Some time in October, lovers of local craft beers could enjoy a cold brew in a new tasting room at Memphis Made Brewing Co.’s facility in the Cooper-Young district.
Carpenters Dave Harris, left, and Eric Fields sand and stain baseboards inside what will become Memphis Made Brewing Co.’s new taproom.
(Daily News/Andrew J. Breig)
Memphis Made Brewing, which launched its line of local libations last October, is adding a roughly 2,000-square-foot tasting room inside its 6,400-square-foot space at 768 S. Cooper St. In addition, Memphis Made Brewing is building a roughly 1,000-square-foot covered patio facing York Avenue.
Andy Ashby, the head of sales for the local beer maker, said the new additions, which will cost around $150,000, will allow Memphis Made Brewing to make deeper connections with beer lovers.
“The tasting room will really allow us to reach out to the community,” he said. “It will allow folks to come up here and get a pint of beer, or half pint of beer, and drink it on the premises, or they can get a growler to go. We’ll also have events so we can meet the people who like our beer.”
In addition to providing a place where people can enjoy a beer onsite, the new taproom inside the old Keathley Pie Factory building will give the public a better opportunity to understand the brewing process, Ashby said.
“You go in, see the equipment and talk to the brewers and learn about the process,” he said. “We’re really excited that when we open our taproom we’ll be bale to educate more people in Memphis about brewing and the brewing process.”
The additions come after Memphis Made Brewing doubled its production capacity. Earlier this summer, the brewery added three 30-barrel fermenters, which can each hold 930 gallons of beer.
“What it gives us now is a capacity to produce 1,500 barrels a year,” said Ashby, a former reporter at The Daily News and Memphis Business Journal and an avowed beer enthusiast. “We basically doubled our capacity in the short term we’ve been open.”
Instead of contracting with a distributor to provide its beverages to local shops and restaurants, Memphis Made Brewing took advantage of a state law that allows brewers to distribute their own beers in the counties in which they’re made.
“The tasting room will really allow us to reach out to the community. It will allow folks to come up here and get a pint of beer.”
Head of sales
“We chose to go a different route and self-distribute,” Ashby said. “We’ve been doing a lot of the heavy lifting ourselves right out of the gate. It’s been a lot of work, but it’s also been a lot of fun.”
Memphis Made Brewing, founded by Cooper-Young residents Ashby and head brewer Drew Barton, is now offered in more than 70 bars, restaurants, grocery stores and liquor stores.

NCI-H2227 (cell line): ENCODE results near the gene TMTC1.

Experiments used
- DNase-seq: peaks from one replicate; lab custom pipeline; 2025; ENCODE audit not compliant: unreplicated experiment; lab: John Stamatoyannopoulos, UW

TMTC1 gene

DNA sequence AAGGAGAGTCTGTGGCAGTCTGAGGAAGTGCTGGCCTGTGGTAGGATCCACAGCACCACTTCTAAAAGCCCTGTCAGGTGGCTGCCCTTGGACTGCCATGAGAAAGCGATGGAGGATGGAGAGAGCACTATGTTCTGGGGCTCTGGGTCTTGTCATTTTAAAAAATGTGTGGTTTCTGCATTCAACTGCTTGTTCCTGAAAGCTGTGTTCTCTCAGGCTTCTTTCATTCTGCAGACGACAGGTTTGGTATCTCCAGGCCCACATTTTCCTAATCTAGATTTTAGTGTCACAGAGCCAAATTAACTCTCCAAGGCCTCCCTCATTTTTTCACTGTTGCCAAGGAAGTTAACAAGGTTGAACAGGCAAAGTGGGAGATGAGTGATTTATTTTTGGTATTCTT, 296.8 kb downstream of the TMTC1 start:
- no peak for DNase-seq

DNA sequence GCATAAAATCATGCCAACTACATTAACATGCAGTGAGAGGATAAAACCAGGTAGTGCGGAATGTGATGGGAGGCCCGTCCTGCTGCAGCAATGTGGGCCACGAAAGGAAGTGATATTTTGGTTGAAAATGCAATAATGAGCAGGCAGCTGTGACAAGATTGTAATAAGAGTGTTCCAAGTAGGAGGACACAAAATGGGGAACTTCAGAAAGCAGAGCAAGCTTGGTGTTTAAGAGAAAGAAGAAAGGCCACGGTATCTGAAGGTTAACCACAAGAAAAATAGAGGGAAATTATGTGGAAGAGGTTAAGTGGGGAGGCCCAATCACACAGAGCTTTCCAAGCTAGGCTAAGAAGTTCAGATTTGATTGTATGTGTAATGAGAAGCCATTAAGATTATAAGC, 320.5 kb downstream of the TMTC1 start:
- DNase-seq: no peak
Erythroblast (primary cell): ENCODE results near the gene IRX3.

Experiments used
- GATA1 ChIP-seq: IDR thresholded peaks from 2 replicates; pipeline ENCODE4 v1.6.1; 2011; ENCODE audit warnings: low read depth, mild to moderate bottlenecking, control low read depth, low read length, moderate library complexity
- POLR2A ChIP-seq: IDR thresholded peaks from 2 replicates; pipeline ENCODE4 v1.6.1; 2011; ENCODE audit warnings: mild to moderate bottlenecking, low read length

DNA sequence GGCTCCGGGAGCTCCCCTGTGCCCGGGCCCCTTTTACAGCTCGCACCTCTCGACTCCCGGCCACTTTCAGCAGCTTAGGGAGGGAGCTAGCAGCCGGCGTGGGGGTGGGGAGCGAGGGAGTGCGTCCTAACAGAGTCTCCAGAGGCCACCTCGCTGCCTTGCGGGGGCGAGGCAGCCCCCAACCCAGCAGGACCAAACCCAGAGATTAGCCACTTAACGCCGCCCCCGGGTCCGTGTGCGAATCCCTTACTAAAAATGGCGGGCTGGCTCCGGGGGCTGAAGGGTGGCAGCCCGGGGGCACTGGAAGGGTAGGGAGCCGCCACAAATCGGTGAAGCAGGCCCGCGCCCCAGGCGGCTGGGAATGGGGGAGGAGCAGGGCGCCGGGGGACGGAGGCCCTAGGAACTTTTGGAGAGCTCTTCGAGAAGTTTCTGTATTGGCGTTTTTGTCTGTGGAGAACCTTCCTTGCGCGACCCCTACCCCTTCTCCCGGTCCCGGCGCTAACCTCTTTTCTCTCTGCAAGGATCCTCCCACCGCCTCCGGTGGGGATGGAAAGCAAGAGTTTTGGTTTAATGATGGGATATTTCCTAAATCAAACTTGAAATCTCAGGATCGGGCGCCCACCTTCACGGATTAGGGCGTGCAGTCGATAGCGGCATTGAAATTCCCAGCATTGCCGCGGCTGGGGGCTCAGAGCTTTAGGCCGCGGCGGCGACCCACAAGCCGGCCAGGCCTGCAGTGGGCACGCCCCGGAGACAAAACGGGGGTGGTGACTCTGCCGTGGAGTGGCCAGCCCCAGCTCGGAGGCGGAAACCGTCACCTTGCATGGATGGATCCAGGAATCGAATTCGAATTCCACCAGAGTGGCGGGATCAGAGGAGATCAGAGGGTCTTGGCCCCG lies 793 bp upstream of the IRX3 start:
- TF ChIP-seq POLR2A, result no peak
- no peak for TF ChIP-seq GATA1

“They’re great guys and they’re making solid beer,” said Taylor James, manager of the Cash Saver store on Madison Avenue in Midtown, which includes the Memphis Growler and Bottle Shop. “When we first opened up, they were right on board with us, and I think they’re doing a great job.”
Thanks to changes in state law, liquor stores in July were able to start selling low-gravity beer, which opened up new distribution channels for Memphis Made Brewing.
“We’ve done really well with them,” said Jeff Howell, co-owner of Yorkshire Liquors on Quince Road in East Memphis.
Memphis Made Brewing has acquired a permit to sell beer in its parking lot for the annual Cooper-Young Festival Saturday, Sept. 13.
“Memphis Made Brewing is an exceptional addition to our growing lifestyle district,” said Tamara Cook, executive director of the Cooper Young Business Association. “I think it is great that people like (Ashby and Barton) decide to make their careers in the areas where they live. It only makes the community as a whole stronger. They are the perfect team to take the old Keathley Pie Factory and make it into a local brewery with taproom.”
Andy Ashby, head of sales for Memphis Made Brewing Co., stands in the build-out of the company's new taproom.
(Daily News/Andrew J. Breig)
Memphis Made Brewing does not produce a year-round beer but instead focuses on seasonal beers and a wide variety of one-off, specialty brews. Since it began brewing, Memphis Made Brewing has produced 14 different varieties of beer.
“We like to keep it interesting and fun,” Ashby said. “It’s fun for the beer drinkers and it’s fun for the brewers, and the bars like it too. It’s a little more work on our part because we have to educate people every time a new beer comes out, but we don’t mind the extra work.”
The local craft-brewing scene has exploded over the last few years. High Cotton Brewing Co., Wiseacre Brewing Co. – the first local brewer to include a tasting room – and Memphis Made Brewing all opened since 2013, joining Ghost River Brewing and Boscos Restaurant and Brewing Co.
“It’s kind of funny because I think we all saw a similar opportunity and similar lack of supply in the Memphis beer market, and we all decided to go for it at the same time,” Ashby said.